The European Parliament has adopted its report in response to the EU Commission's Circular Economy Action Plan. With a vote of 574 votes in favour, 22 against and 95 abstentions, the Parliament laid out its own priorities for achieving the objectives of the European Green Deal and signalled the kind of legislation it would like to see proposed by the Commission. The result of the vote was published Wednesday morning.
In its report, the European Parliament calls for minimum recycled content requirements, an instrument long supported by industry associations. Recyclers believe that quotas for the incorporation of recycled would expand the market for recycled raw materials and enable recyclate to compete on a more even playing field with less environmentally friendly primary raw materials.
The Parliament also stressed the role of public procurement in boosting the market for sustainable products. Brussels legislators urged the Commission to present a legislative proposal on green public procurement procedures, said that "reused, repaired, remanufactured, refurbished products and other energy- and resource-efficient products" should be the default choice in all public procurement. In its report, the Parliament likewise called on member states to maximise and promote the reuse, recycling, and recuperation of materials, including in their procurement strategies and publicly financed renovation and construction projects.
Binding targets for the reduction of residual waste
The EU Parliament stressed the importance of prioritising waste prevention and called on the Commission to set targets capping the generation of residual was as part of the review of the Waste Framework and Landfill Directives, tentatively scheduled for 2024. The European Waste Management Association FEAD rejected the establishment of residual waste caps, saying they were not needed if recycling targets were in place. They also considered them "not feasible in practice".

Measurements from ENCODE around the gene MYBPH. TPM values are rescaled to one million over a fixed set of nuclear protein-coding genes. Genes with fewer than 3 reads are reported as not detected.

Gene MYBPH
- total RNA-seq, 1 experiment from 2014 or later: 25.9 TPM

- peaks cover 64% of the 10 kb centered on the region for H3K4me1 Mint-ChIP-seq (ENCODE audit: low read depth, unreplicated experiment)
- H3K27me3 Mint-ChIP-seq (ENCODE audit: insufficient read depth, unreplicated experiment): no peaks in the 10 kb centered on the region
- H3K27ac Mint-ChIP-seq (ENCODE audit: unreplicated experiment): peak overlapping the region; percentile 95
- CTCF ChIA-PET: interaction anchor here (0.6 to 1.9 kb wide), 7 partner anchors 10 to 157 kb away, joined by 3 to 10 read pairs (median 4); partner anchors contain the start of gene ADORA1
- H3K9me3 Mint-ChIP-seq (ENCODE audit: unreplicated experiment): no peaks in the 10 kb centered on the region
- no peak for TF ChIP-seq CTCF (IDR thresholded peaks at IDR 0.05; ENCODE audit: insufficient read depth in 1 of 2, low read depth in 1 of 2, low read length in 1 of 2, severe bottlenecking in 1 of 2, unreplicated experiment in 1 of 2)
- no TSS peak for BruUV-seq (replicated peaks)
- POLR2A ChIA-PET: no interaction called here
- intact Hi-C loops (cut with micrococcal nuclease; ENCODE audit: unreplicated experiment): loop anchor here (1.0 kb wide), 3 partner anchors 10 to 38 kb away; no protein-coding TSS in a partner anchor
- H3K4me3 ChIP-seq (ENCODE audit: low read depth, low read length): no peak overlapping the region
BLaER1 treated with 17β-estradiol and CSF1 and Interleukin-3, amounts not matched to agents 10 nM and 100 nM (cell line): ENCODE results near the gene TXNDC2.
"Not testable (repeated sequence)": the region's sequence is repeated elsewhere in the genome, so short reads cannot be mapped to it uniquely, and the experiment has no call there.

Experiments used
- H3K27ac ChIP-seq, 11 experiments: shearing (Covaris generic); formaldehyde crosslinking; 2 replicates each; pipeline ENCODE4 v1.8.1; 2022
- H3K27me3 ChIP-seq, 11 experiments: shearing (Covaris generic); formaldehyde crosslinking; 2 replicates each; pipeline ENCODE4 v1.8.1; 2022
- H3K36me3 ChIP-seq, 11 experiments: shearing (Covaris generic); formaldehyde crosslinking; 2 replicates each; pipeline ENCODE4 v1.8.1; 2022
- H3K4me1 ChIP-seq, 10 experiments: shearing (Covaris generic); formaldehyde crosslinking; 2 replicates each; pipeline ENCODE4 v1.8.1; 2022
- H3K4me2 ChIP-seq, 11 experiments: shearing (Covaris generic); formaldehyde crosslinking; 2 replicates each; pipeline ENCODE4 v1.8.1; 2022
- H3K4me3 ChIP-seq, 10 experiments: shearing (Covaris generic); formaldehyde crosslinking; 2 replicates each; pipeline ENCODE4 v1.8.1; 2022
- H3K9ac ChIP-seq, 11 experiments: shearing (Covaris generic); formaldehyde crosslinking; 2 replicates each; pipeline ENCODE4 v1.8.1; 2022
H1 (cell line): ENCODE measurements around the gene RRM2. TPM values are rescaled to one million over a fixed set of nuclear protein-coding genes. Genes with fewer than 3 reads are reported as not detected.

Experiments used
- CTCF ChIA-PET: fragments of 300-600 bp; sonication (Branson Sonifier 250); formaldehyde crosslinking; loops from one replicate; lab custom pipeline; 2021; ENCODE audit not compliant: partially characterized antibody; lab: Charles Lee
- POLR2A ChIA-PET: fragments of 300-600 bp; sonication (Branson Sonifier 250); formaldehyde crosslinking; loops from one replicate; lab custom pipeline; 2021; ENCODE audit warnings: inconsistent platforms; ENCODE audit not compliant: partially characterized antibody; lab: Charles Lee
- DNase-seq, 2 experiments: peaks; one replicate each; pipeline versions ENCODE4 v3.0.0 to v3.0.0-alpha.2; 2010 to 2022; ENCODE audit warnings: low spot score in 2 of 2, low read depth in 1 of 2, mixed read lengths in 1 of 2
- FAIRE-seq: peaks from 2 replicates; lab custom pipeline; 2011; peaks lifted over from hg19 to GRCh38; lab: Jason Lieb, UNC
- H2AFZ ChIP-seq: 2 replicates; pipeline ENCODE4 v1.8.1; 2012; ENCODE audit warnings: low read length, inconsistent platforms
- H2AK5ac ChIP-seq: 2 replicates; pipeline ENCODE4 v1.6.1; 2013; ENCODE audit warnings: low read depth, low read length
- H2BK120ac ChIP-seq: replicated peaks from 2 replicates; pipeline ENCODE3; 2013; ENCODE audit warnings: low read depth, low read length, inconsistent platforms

What to do with waste that cannot be recycled?
While MEPs wish to improve market conditions for recycling outputs and also to create a legal obligation to reduce the amount of residual waste, there is no approach outlined for that unrecyclable waste which will continue to be generated despite improved waste prevention efforts. MEPs do not, for instance, press for an across-the-board ban on the landfilling of untreated municipal waste, but they do make their goal of "minimising incineration" clear. With regard to landfilling of municipal waste, they argue in their resolution that the 10 per cent target for Landfill Directive should be set to a baseline year and per capita waste volume "in order to prevent diversion from landfilling to waste incineration."
The Parliament therefore calls on the Commission to define a common EU-wide approach for the management of residual municipal waste. They express concern that if too much incineration capacity is built in the EU, "that could cause lock-in effects and hamper the development of the circular economy."